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Surgical Outcomes Club
September 2016

Innovative Approaches for Modifying Surgical Culture

Author Affiliations
  • 1STRATUS Center for Medical Simulation, Brigham and Women’s Hospital, Boston, Massachusetts
  • 2Harvard Medical School, Boston, Massachusetts
  • 3Department of Surgery, David Geffen School of Medicine, University of California, Los Angeles
  • 4VA Greater Los Angeles Healthcare System, Los Angeles, California

Copyright 2016 American Medical Association. All Rights Reserved. Applicable FARS/DFARS Restrictions Apply to Government Use.

JAMA Surg. 2016;151(9):791-792. doi:10.1001/jamasurg.2016.0425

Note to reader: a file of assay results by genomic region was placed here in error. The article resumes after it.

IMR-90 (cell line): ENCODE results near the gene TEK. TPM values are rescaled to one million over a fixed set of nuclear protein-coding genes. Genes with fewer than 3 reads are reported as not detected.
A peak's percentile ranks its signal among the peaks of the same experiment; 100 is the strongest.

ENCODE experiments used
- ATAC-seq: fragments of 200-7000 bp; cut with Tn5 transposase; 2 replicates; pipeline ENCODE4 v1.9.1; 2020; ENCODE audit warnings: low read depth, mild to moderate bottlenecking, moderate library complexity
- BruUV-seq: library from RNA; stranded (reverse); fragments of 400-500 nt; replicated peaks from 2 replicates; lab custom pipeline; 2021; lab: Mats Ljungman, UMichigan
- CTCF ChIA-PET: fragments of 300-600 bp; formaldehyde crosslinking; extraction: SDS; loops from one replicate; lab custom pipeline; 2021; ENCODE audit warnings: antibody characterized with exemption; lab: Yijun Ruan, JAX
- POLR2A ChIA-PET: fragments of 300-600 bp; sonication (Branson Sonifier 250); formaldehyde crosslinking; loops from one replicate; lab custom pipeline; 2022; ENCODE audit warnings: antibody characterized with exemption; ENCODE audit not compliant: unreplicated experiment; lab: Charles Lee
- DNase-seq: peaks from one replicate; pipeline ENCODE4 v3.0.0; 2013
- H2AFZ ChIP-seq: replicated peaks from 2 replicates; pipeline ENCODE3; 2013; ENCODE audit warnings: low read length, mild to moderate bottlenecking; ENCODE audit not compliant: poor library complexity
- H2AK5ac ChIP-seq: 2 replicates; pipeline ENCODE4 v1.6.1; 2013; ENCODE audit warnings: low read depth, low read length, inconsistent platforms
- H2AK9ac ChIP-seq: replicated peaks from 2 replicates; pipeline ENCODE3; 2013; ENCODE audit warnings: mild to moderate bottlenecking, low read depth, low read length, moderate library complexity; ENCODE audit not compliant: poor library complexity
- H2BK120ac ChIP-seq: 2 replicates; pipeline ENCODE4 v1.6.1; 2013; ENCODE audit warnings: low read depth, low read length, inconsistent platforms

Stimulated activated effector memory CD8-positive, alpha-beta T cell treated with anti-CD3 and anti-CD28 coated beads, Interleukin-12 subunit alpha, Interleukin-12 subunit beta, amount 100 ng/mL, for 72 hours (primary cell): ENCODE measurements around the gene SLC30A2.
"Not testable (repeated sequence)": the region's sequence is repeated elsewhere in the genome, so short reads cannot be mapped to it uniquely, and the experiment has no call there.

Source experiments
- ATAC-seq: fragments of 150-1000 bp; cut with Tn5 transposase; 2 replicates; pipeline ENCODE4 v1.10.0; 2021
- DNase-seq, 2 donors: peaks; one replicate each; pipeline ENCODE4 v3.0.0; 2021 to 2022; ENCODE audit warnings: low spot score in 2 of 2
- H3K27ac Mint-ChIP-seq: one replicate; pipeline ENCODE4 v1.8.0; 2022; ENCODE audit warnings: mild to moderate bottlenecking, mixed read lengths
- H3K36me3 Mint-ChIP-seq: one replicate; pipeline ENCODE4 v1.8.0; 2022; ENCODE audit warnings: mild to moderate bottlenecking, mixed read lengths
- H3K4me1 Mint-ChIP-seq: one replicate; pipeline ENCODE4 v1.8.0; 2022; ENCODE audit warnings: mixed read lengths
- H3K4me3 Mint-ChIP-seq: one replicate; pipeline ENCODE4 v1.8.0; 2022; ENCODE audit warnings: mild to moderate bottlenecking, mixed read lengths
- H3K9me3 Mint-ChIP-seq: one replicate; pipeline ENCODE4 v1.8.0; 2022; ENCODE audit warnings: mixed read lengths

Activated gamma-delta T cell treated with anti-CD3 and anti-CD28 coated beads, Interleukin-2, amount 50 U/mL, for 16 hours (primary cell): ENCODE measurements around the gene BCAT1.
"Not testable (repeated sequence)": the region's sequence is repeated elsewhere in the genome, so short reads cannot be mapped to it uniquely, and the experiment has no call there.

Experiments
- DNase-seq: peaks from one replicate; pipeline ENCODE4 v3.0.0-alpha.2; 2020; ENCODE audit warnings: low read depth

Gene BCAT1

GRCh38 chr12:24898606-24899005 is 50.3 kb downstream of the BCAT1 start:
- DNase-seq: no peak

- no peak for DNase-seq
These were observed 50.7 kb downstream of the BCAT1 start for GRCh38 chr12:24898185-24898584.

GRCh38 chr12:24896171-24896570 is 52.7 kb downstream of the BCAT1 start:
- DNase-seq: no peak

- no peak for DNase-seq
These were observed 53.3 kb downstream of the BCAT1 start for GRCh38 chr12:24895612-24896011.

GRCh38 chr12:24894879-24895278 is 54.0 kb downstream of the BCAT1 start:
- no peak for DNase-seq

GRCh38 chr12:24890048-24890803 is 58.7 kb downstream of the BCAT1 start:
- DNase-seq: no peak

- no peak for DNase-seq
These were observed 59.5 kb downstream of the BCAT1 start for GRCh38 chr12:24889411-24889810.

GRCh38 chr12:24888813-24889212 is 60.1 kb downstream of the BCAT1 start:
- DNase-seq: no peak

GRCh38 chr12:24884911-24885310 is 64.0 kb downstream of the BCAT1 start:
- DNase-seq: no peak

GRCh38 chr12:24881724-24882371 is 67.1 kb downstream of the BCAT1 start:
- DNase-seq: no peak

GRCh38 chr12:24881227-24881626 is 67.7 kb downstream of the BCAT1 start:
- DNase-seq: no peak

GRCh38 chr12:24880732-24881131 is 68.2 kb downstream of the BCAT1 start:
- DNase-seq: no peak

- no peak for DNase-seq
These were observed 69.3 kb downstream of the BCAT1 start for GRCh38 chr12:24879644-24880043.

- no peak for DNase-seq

The practice of medicine, although rooted in biological science, is a social endeavor. It depends on the interactions between patients and clinicians within the confines of a larger health care system. To the extent that we have vocabulary to describe these dynamic interactions, 1 word in particular has emerged as a catchphrase that simultaneously conjures the broad and specific meanings of such complicated processes. That word is culture. The term local culture, for example, refers to the more narrow range of interactions within a hospital unit or clinic. Surgical culture represents the broader relations at play when providing surgical care.

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